|A street vendor sells papaya fruits to a customer in Hà Nội. Informal workers are among those seriously economically affected by the COVID-19 pandemic. VNA/VNS Photo Minh Sơn|
By André Gama, Social Protection Programme Manager, ILO Viet Nam
All across the world, the COVID-19 pandemic has brought about not only a global health crisis, but also an economic one. As governments act to control the pandemic, many of their efforts end up negatively affecting economic activities. Thus, governments have been forced compliment their efforts to protect public health with measures that support the livelihoods of their citizens.
In Việt Nam, like in many other countries in the region, the significant share of informal workers in the labour force (71 per cent, including agricultural workers) presents a significant challenge in the design and implementation of COVID-19 support packages. In particular, as many workers are not registered in any database, programmes targeting specific groups of workers can be become a complex, expensive and time-consuming to implement.
This is one of the reasons why the International Labour Organization (ILO) and the United Nations have been in favour of universal approaches when it comes to COVID-19 relief measures. Universal programmes do come with their own set of risks of course. In particular, they are more costly than most targeted approaches. Therefore, it is important we also consider potential middle ground between universal programmes and more narrowly targeted programmes. For instance, COVID-19 support packages can target groups of the population particularly affected by the pandemic (specific provinces or particular economic sectors, for instance), and then be applied to the whole population within those groups. However, it is important to bear in mind that, in a world of ever-increasing economic integration, economic downturns can quickly trickle down from one sector or region to another.
While we navigate these troubled waters brought about by the COVID-19 pandemic, it is important that we stand strong by the principles of solidarity our societies were built upon. Doing so, we should always prefer the risk of providing help to those who might not need it, to the risk of not providing help to those who desperately need it.
Resolution No 68-NQ/CP takes important steps towards expanding the coverage and effectiveness of Government relief packages in Việt Nam by including new categories of workers to the beneficiaries of government support, and lowering the administrative burden imposed to beneficiaries. We must now wait for its implementation to assess its success.
The ILO believes that the Government is moving in the right direction when it comes to its COVID-19 economic support packages, and congratulates the Government of Việt Nam in starting the deployment of the package even when the current COVID-19 wave continues to present worrying patterns of evolution.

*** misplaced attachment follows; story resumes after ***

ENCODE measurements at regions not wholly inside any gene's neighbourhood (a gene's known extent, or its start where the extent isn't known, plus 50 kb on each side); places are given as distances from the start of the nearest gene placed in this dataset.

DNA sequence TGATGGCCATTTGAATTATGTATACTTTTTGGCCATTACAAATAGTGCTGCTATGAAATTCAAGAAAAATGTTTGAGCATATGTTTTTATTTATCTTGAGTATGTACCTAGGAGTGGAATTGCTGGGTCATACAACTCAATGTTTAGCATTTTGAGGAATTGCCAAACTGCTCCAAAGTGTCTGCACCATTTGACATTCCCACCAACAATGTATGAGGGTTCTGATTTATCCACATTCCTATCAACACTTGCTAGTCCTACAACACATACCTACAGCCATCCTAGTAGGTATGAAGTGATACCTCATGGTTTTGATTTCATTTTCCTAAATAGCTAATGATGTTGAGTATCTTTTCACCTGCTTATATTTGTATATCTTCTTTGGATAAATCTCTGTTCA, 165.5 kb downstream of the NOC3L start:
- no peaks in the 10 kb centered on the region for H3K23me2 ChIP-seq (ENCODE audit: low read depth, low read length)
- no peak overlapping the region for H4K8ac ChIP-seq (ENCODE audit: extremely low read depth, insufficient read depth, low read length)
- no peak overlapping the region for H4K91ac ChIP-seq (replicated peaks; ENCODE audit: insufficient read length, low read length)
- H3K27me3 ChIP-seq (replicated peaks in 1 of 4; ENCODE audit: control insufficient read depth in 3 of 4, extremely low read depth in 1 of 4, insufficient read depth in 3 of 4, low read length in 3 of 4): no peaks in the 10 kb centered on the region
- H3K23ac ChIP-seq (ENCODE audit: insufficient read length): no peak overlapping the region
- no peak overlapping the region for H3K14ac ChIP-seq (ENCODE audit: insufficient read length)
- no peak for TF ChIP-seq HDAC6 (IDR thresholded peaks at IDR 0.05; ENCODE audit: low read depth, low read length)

It is important we remember that navigating such troubled waters can also present important opportunities. Many governments across the world are currently opening windows of registration for informal workers to join social insurance, providing them with contribution exemptions and access to specific COVID-19 support programmes. Such an initiative in Việt Nam could become an important compliment to the ongoing efforts to reach the social insurance coverage targets set out by Resolution No 28-NQ/TW in 2018, which focuses on reforming social insurance policy towards the goal of universal social insurance.
Furthermore, in the current policy context, where the Government is debating the revision of the Social Insurance Law, Việt Nam should take this opportunity to reflect on how its social protection system can be strengthened, in order to enable it to better cope with the challenges of tomorrow. In particular, making social protection systems more shock responsive could go a long way in guaranteeing that, in future crisis, the Government does not face some of the challenges it faces today when it comes to providing support to those most affected by those crisis.
At the end of the day, there will always be a trade-off between the fairness of support provided, the speed of implementation, and the fiscal space needed for each different COVID-19 support package.
It is up to the Government to help steer the country through such stormy times, discussing and deciding where the optimal balance lies between these different dimensions, bearing in mind the positive effects that cash-transfer support to workers can have in the economy in the short-run, as shown over and over again across the world.
The ILO remains open and ready to support the Government of Việt Nam in any way necessary to mitigate the negative effects of the COVID-19 pandemic.
We urge the people of Việt Nam to look at economic packages such as that put forth by Resolution No 68-NQ/CP not as a cost, but as an investment. As a bridge over troubled water, which will help stabilising the economy, keeping families away from poverty, and helping the country bounce back faster and better from this COVID-19 storm. VNS